1. Limited time only! Sign up for a free 30min personal tutor trial with Chegg Tutors
    Dismiss Notice
Dismiss Notice
Join Physics Forums Today!
The friendliest, high quality science and math community on the planet! Everyone who loves science is here!

Homework Help: Stupid series I can't seem to find

  1. Feb 15, 2009 #1
    1. The problem statement, all variables and given/known data

    I need a way to write the following series in a sum:
    [tex]\frac{1}{2} + \frac{1}{4} + \frac{1}{32} + \frac{1}{64} + \frac{1}{1024} + \frac{1}{2048} + ...[/tex]

    If you look closely you can see a 2^n pattern in there:
    [tex]\frac{1}{2} + \frac{1}{4} + \frac{0}{8} + \frac{0}{16} + \frac{1}{32} + \frac{1}{64} + \frac{0}{128} + \frac{0}{256} + \frac{1}{512} + \frac{1}{1024} + ...[/tex]

    The denominator obviously follows [tex]2^n[/tex], but the numerator goes 110011001100...
    I can't seem to find a function that will allow me to put this in a single sum:
    [tex]\sum_{n=1}^{\infty} ....[/tex]

    (The sum should converge to 0.8, right?)

    3. The attempt at a solution
    I tried using the mod operator to determine if n was even or odd, something like this:
    [tex]\sum_{n=1}^{\infty} \frac{n \mod 2}{2^n} + \frac{n \mod 2}{2^{n+1}}[/tex]
    This doesn't work, because the terms that are discarded when n is even are not discarded the next 'run' when (n+1) is even... Dunno how to explain this properly, but if you calculate it manually it does this:
    [tex]\frac{1}{2} + \frac{1}{4} + \frac{0}{4} + \frac{0}{8} + \frac{1}{8} + \frac{1}{16} + ...[/tex]
    So if you discard the 0/ ... terms you are just left with the usual 2^(-n) sum...

    I have a feeling I'm close, but I can't figure it out :S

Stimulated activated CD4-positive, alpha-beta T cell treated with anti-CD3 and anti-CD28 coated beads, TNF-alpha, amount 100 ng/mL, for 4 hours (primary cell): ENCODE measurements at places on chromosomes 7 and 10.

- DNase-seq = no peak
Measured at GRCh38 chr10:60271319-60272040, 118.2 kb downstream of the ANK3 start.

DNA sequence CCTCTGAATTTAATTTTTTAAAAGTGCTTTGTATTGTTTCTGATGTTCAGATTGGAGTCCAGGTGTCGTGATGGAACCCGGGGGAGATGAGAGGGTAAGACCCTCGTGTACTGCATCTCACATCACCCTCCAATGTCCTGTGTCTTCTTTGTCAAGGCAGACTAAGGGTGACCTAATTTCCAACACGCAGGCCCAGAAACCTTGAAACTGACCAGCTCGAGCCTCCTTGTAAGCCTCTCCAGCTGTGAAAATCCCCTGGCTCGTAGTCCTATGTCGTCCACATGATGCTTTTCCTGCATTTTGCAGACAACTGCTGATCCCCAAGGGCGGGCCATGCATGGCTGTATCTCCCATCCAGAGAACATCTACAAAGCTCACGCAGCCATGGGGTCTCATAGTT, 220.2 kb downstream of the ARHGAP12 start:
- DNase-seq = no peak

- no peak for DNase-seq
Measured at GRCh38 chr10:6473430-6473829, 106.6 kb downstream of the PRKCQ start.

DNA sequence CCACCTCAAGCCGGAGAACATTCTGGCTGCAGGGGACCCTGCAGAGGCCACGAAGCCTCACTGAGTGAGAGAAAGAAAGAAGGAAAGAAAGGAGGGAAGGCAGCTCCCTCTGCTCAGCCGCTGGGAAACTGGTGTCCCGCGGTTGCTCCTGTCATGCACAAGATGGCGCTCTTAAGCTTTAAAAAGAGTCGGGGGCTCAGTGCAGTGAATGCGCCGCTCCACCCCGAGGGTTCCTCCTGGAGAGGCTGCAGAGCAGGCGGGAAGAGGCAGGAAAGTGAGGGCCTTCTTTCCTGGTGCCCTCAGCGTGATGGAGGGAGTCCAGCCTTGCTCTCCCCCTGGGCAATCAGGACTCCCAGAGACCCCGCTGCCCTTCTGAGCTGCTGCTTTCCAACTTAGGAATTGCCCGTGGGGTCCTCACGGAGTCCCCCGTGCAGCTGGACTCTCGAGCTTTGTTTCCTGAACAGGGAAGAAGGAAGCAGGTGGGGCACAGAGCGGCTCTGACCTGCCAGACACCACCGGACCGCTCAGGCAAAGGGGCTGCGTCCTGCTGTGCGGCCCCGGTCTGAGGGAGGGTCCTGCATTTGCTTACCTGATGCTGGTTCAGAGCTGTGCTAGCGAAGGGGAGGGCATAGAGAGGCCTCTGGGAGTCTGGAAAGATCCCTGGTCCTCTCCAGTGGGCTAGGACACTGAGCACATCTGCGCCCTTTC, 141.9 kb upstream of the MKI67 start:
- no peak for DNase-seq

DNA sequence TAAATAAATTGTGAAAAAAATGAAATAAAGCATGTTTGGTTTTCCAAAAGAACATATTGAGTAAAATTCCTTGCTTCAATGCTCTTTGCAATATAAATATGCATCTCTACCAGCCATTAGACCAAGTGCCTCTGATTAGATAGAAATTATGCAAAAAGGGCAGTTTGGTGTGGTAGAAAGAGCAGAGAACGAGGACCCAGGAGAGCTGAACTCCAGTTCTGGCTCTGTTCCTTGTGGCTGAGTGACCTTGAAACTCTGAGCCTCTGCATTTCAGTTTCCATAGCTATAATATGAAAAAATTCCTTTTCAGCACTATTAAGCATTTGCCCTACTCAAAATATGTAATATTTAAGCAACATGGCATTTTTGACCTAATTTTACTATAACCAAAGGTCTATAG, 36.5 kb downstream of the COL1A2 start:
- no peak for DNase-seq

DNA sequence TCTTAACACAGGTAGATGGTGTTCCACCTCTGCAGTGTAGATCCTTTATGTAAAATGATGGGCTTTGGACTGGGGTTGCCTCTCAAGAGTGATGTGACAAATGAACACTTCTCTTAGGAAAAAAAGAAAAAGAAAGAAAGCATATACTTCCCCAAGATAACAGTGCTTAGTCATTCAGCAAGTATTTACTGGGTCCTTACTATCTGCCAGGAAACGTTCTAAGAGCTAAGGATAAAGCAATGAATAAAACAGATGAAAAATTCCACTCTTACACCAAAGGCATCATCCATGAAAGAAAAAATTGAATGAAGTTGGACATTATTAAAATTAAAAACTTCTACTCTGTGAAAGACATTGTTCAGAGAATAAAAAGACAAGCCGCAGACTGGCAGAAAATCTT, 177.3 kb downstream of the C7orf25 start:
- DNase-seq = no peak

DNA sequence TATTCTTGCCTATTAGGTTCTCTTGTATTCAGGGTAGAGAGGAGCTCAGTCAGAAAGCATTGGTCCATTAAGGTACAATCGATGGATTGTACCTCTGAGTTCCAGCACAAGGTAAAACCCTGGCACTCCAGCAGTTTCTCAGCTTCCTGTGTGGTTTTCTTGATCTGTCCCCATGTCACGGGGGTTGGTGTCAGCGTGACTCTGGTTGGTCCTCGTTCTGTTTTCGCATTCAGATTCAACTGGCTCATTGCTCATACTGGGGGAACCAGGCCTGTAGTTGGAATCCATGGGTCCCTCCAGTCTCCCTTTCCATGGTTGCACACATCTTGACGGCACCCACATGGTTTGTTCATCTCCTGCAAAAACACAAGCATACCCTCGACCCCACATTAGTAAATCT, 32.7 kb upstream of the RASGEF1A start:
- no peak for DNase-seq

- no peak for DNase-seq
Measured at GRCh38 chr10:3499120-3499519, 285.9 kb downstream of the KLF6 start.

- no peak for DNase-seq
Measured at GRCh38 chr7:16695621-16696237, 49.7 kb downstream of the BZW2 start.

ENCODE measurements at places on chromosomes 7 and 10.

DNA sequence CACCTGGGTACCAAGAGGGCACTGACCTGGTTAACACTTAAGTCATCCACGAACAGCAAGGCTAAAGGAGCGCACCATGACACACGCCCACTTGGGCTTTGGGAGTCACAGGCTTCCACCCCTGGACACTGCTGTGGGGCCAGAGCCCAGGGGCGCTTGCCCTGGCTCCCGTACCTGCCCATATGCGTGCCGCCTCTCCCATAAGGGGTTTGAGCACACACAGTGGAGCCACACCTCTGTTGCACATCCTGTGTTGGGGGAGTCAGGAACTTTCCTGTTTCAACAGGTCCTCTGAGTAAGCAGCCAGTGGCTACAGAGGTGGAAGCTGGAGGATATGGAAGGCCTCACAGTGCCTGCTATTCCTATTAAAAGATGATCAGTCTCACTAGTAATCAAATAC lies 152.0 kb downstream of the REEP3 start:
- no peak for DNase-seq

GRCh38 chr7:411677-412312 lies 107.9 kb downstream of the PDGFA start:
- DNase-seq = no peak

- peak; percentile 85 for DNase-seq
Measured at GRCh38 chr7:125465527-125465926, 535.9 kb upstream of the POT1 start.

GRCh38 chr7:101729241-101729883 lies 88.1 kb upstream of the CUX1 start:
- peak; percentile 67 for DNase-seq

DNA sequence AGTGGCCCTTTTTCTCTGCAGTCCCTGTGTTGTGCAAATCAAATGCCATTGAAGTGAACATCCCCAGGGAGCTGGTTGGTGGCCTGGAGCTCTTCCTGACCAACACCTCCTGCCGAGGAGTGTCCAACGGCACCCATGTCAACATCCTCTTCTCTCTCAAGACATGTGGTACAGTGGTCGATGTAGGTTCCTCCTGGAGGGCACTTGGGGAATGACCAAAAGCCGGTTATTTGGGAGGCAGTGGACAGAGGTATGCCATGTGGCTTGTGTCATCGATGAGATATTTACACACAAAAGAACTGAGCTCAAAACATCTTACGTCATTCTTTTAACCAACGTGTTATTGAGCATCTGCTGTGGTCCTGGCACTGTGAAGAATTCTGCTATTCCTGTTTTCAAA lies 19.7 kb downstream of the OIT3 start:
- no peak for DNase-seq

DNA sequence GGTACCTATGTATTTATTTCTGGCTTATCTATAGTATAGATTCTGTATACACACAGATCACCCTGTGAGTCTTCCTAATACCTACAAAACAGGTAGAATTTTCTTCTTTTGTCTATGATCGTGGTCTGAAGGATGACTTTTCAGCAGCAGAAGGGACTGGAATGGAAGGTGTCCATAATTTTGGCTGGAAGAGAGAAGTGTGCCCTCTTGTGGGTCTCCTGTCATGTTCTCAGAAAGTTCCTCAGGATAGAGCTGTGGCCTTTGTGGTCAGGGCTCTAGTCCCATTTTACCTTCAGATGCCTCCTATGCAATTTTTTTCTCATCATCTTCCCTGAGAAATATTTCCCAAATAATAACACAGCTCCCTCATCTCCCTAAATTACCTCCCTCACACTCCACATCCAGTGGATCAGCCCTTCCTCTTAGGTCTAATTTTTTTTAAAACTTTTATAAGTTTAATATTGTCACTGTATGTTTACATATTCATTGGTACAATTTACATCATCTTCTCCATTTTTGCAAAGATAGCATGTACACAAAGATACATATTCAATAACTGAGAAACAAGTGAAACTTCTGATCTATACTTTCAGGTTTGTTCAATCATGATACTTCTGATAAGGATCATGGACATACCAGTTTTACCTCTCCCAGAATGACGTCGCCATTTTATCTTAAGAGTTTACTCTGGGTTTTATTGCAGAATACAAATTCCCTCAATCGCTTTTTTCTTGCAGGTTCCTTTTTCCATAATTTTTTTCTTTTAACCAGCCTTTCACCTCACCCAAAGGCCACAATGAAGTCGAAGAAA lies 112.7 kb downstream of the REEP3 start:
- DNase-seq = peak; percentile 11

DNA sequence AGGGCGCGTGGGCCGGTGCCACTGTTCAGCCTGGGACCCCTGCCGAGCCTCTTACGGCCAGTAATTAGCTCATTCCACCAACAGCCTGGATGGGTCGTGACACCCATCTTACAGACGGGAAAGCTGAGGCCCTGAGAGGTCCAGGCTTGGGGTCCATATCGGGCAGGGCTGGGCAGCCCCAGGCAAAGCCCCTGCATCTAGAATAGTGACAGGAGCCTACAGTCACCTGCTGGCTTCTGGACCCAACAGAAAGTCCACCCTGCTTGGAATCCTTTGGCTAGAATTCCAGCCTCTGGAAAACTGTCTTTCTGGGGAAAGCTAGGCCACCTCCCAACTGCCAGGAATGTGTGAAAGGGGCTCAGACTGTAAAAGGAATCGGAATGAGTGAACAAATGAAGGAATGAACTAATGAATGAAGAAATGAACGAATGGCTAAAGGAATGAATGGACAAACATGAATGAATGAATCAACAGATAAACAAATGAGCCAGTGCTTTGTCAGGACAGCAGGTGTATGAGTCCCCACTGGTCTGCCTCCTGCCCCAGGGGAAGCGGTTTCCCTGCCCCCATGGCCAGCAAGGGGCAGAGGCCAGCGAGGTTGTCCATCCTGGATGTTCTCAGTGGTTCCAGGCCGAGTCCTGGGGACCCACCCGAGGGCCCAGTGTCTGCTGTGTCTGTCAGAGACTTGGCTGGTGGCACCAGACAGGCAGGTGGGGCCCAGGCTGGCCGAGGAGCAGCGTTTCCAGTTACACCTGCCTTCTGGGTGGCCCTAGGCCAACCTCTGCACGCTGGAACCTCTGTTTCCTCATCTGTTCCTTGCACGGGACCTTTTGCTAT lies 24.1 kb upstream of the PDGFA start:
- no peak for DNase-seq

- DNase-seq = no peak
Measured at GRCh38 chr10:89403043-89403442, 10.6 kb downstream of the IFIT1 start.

Last edited: Feb 15, 2009
  2. jcsd
  3. Feb 15, 2009 #2


    User Avatar
    Homework Helper
    Gold Member

    If the missing bits were not missing it would add up to 1.

    Now you can put each missing bit into a relation with a bit that is there.

    They are a certain fraction of terms that are there. So their sum is that proportion of 1 IYSWIM.

    Do a diagram and this will look plausible.
  4. Feb 15, 2009 #3
    I can't seem to understand what you mean exactly...

    By missing bits you mean the 0/x parts?
    If so, then half of the terms as missing, so to your logic that would mean the sum would converge to 0.5...? (Whatr does IYSWIM mean?)

    But I think it should converge to 0.8 (I said 8 before but that was a mistake, I edited it now).
  5. Feb 15, 2009 #4


    User Avatar
    Science Advisor
    Homework Helper

    If it's the pattern you suggest, (1/2+1/4)*(1/16)=(1/32+1/64). (1/32+1/64)*(1/16)=(1/512+1/1024). It's a geometric series with a common ratio of 1/16. But this doesn't quite fit with the series you quote in the first line (the next term after 1/64 is 1/1024, not 1/512). Is that a typo?
  6. Feb 15, 2009 #5


    User Avatar
    Homework Helper
    Gold Member

    IYSWIM means 'if you see what I mean'.
    Just compare each pair of 'absent' terms with the 'present' pair preceding it.
  7. Feb 15, 2009 #6
    It was indeed a typo. The correct form is right underneath, where 1/512 is present.

    Alright, that makes a bit more sense. I still fail to see how I can now create a single sum for this series though... If I have a bit more time (maybe later tonight) I'll try to figure it out :)

    Thanks so far.
Share this great discussion with others via Reddit, Google+, Twitter, or Facebook